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Photo courtesy of Kitty Kooman
Bertha Rosson films Doug Talbert in Kitty Kooman’s Roanoke condo in the late 1990s or early 2000s. All three graduated from Jefferson High School in 1944.
Saturday, March 23, 2013
On March 16, I — and Roanoke — lost a giant musician: pianist/conductor/arranger Doug Talbert.
Fred Douglas Talbert and I were born on Dec. 16, 1926, Beethoven’s birthday. Doug’s father was killed in a train accident when Doug was 12. He supported his mother from that time on, starting with playing piano and accordion in a local band in a basement restaurant in Roanoke. He went to Jefferson High School, Class of 1944.
After World War II, he returned to Roanoke, worked briefly for the Veterans Administration and had his own local band. He left Roanoke to play the piano with some of the top bands in the country: Tommy Dorsey, the Benny Goodman Quartet, Neal Hefti, etc.
In 1956, I was promoted to New York City in my job, and two years later Doug got the courage to move to New York, where he lived in an apartment building on West 48th Street with a group of up-and-coming musicians — one of whom was Barbra Streisand.
He immediately became the house pianist with the trio at a wonderful little favorite spot on Second Avenue for the “in” crowd, The Living Room. There his trio played for many great young singers who later became famous. And when Jack Jones sang there, he asked Doug to become his music director. Doug was with him for seven years, when Jones was considered (by Frank Sinatra, Steve Lawrence and many others, including me) to be the best singer in the business.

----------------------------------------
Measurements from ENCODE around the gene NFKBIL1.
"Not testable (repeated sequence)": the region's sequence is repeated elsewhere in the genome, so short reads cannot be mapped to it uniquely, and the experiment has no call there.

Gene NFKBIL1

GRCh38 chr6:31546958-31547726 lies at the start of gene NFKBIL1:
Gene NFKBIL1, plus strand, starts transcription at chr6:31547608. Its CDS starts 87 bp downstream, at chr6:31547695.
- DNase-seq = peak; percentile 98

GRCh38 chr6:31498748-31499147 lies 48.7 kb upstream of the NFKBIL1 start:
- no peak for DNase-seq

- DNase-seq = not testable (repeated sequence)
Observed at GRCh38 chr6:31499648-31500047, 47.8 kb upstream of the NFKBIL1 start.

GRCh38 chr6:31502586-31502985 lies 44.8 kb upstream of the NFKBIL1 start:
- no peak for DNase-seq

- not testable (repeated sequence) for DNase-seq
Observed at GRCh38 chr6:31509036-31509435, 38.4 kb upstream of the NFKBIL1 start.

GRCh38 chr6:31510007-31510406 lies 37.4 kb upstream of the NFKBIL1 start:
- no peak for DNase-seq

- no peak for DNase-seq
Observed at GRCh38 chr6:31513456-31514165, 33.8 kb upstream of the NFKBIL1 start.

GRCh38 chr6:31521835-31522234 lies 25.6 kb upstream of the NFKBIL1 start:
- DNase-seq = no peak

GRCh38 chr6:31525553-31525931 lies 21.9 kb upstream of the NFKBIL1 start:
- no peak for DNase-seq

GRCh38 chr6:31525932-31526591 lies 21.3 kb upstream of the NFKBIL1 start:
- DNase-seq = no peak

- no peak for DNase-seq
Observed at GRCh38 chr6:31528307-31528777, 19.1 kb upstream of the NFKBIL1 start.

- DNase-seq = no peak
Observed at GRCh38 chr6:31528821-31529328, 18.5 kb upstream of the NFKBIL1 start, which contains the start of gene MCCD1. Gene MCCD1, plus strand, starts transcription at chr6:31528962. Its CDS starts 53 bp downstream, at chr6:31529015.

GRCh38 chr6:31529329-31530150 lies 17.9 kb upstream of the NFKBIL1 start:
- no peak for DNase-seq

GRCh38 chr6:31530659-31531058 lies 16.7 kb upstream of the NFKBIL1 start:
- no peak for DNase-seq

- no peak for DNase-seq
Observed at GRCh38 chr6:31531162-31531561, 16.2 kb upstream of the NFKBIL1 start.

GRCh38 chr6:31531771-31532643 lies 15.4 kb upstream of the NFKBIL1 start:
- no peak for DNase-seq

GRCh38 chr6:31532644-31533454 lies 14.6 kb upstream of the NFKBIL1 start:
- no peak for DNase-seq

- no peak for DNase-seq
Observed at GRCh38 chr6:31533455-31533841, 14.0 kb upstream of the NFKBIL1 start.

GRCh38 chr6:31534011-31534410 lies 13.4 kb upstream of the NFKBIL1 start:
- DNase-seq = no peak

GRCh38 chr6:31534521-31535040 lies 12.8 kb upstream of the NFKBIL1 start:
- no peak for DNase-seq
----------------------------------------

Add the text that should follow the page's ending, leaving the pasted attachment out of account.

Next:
Very late at night, Judy Garland used to come to The Living Room just to listen to Doug and his trio.
The list is long of all of the orchestras, including symphony orchestras, that Doug conducted all over the country and world while playing for Jones and some of the other top singers.
Just a few of the stars that Doug was music director for were Peggy Lee, Sarah Vaughan, Gloria DeHaven, Danny Kaye, Juliet Prowse, Mitzi Gaynor, Al Martino, Mel Torme, Lena Horne, Barbara Eden and Tony Bennett. He played for “The Glen Campbell Show,” “Tom Jones in Hollywood,” a Barbara Eden special, five Bob Hope specials . . . there’s no stopping place.
Just before Horne did her fabulous one-woman show on Broadway, she moved into Doug’s apartment building in Van Nuys, Calif., for two months just so he could rehearse her for the show. I saw it — “Lena, the Lady and Her Music” — and it was so great it blew me away.
Doug, Eden (of “I Dream of Jeannie” fame) and Roanoke’s great tenor William DuPree were the featured acts when Roanoke’s Civic Center had its grand opening.
Doug invited me to many of his opening nights with Jack Jones — in New York, San Francisco, D.C., Los Angeles, Chicago, Orlando — and how lucky I was.
The great Sammy Cahn was a “Doug and Jack Jones groupie” (as were Stan Kenton and his wife, Jo). Before Sammy died, he told his wife, Tita, that he wanted only Doug and Jack to be the music at his funeral, and they were. Doug said that while he was playing at Sammy’s funeral, he was very humbled when he looked at the people on the front row in the chapel: Steve Lawrence, Frank Sinatra, Tony Bennett, Mel Torme . . . so many greats.
Doug Talbert was in a class by himself, and he should be remembered. We were best friends since Lee Junior High School days. Never more than friends — but what a friend he was. He enriched my life so enormously. Farewell, dear heart.
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